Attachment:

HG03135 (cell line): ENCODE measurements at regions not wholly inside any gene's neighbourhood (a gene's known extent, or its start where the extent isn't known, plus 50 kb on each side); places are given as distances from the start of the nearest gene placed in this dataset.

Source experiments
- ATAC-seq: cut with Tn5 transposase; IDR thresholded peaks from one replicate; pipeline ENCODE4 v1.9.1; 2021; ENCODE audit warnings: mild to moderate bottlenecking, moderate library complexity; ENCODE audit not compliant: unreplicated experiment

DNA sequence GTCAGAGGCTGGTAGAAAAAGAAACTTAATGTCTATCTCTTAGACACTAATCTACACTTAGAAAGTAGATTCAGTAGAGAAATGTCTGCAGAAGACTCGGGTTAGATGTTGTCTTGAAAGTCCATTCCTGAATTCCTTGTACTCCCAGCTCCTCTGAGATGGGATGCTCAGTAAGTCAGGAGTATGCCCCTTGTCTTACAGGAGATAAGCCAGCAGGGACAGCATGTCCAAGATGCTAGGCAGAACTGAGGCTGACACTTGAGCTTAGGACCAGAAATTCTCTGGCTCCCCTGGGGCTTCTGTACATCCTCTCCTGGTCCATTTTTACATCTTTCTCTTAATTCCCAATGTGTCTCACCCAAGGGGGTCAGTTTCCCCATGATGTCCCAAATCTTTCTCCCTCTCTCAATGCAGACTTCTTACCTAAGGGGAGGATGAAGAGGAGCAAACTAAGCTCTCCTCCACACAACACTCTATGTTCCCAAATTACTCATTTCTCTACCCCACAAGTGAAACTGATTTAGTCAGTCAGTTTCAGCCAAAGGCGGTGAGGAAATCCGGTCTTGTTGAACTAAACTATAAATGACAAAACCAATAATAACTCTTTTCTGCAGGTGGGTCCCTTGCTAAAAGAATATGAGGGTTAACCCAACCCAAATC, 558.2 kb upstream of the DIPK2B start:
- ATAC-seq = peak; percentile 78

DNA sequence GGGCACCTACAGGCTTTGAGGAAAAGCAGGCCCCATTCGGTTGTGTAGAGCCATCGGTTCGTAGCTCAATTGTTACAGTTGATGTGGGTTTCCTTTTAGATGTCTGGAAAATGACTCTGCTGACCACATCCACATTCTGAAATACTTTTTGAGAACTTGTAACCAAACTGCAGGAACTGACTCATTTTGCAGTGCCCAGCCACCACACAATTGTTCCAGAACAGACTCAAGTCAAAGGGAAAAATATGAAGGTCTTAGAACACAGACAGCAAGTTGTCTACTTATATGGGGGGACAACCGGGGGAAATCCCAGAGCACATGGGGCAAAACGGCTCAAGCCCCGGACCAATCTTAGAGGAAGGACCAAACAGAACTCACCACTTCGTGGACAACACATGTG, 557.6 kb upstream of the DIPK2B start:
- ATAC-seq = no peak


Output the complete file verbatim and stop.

HG03135 (cell line): ENCODE measurements at regions not wholly inside any gene's neighbourhood (a gene's known extent, or its start where the extent isn't known, plus 50 kb on each side); places are given as distances from the start of the nearest gene placed in this dataset.

Source experiments
- ATAC-seq: cut with Tn5 transposase; IDR thresholded peaks from one replicate; pipeline ENCODE4 v1.9.1; 2021; ENCODE audit warnings: mild to moderate bottlenecking, moderate library complexity; ENCODE audit not compliant: unreplicated experiment

DNA sequence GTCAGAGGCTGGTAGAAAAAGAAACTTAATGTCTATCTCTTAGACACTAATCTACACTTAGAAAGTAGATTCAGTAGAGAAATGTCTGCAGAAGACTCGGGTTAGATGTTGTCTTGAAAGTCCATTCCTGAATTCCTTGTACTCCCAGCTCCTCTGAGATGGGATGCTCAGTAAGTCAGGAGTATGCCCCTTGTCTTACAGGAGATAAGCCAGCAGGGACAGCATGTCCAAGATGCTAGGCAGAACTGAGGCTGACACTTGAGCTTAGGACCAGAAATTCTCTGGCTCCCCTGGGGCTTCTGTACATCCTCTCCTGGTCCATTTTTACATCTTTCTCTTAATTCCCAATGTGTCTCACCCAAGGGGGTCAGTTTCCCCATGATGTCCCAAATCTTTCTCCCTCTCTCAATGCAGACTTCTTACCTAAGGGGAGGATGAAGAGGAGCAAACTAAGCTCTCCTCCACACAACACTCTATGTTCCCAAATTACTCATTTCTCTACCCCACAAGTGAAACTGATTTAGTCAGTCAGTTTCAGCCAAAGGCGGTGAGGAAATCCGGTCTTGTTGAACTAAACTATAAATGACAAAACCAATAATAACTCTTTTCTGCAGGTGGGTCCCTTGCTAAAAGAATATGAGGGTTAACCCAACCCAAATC, 558.2 kb upstream of the DIPK2B start:
- ATAC-seq = peak; percentile 78

DNA sequence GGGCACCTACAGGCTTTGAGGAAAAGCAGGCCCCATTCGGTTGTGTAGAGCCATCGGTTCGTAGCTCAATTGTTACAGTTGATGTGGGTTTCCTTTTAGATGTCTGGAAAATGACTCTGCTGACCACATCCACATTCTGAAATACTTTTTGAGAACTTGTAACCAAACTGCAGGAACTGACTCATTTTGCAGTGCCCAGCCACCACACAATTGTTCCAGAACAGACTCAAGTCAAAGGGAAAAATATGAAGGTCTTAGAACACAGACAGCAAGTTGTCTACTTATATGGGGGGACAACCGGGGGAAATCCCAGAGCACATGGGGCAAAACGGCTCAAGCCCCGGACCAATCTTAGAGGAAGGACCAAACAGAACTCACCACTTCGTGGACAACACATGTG, 557.6 kb upstream of the DIPK2B start:
- ATAC-seq = no peak